“My advice would be not to write until after 35. You need some experience, and for life to knock you about a bit. Growing up is so hard you probably won't have much emotion to spare anyway.” – Joanna Trollope
Born in 1943, Trollope is a British writer who also writes under the pseudonym of Caroline Harvey. She started her writing career with a bang as her first novel – Parson Harding's Daughter – was the 1980 Romantic Novel of the Year, as named by the Romantic Novelists' Association.
She’s had several novels adapted for television, especially on the award-winning PBS series “Masterpiece Theater.” The best-known is The Rector's Wife. Her “upmarket” family dramas and romances tend to transcend these two genres, and she’s noted for writing with “striking realism,” especially in terms of human psychology and relationships.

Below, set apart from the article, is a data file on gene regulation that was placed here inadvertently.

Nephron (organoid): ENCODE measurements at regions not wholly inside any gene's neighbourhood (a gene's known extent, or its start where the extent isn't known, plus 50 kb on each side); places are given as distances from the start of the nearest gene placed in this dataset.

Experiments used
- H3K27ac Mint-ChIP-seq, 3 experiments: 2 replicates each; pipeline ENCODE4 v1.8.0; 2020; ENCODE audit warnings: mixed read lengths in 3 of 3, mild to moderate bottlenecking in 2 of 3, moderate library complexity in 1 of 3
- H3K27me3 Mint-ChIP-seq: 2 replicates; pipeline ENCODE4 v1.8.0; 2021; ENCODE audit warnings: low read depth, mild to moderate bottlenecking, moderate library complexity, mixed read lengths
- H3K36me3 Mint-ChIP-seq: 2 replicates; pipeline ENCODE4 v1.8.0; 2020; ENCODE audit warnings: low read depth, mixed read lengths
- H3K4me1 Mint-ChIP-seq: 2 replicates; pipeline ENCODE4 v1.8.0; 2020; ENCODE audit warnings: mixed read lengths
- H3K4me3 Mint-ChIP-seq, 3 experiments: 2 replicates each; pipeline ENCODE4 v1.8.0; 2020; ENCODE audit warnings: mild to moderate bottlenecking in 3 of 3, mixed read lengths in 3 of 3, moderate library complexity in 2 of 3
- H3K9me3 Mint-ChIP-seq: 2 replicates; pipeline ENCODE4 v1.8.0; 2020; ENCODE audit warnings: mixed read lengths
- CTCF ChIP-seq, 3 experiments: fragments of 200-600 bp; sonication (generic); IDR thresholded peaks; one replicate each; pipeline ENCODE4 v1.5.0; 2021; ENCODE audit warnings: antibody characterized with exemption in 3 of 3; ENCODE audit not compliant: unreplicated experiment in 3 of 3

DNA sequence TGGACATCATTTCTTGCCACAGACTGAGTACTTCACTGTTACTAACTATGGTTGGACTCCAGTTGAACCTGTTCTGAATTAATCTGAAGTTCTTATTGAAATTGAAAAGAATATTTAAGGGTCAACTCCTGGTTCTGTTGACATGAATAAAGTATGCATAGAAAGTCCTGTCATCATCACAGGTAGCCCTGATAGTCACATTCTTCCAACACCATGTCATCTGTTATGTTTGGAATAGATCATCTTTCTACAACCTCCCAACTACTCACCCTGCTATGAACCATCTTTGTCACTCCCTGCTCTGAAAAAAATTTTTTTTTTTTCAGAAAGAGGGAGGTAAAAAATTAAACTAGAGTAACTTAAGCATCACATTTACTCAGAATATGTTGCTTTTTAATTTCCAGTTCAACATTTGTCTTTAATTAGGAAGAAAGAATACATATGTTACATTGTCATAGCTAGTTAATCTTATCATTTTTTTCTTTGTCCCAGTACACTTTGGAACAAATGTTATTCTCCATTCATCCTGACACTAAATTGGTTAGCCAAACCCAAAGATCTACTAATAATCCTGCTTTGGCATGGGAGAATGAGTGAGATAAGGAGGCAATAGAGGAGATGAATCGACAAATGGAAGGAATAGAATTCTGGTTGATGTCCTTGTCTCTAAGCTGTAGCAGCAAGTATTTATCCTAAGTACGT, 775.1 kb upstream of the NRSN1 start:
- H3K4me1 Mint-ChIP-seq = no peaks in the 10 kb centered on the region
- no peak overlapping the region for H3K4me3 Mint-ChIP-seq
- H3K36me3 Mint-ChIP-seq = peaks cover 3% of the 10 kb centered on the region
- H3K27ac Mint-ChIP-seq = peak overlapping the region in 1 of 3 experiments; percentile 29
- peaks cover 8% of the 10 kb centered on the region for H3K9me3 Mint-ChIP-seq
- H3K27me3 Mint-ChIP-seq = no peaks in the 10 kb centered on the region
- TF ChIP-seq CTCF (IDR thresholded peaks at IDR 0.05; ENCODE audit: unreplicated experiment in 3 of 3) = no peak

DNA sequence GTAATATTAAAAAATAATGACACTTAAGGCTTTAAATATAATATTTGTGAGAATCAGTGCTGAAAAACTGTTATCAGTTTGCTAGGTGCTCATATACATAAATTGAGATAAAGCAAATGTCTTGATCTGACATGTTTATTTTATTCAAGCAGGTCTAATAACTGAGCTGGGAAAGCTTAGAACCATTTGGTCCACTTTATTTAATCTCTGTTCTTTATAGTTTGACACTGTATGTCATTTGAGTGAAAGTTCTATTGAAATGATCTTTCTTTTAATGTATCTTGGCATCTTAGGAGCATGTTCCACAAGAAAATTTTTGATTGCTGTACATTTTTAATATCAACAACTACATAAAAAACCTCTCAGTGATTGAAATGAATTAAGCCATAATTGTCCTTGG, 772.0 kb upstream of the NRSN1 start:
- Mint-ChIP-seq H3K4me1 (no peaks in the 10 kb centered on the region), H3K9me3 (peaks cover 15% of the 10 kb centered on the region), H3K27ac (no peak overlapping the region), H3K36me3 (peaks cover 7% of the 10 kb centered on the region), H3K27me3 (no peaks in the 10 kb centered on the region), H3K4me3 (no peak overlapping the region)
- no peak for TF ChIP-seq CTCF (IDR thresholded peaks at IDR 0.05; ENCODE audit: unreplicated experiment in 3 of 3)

“I plot the first 5 or 6 chapters quite minutely, and also the end. So I know where I am going but not how I'm going to get there,” she said. “That gives (my) characters the chance to develop organically, just as happens in real life as you get to know a person.”
Nearly 40 when she penned her first book, she said she is a firm believer that “You can’t be too old to be a writer.” But, she added, “You definitely can be too young.”
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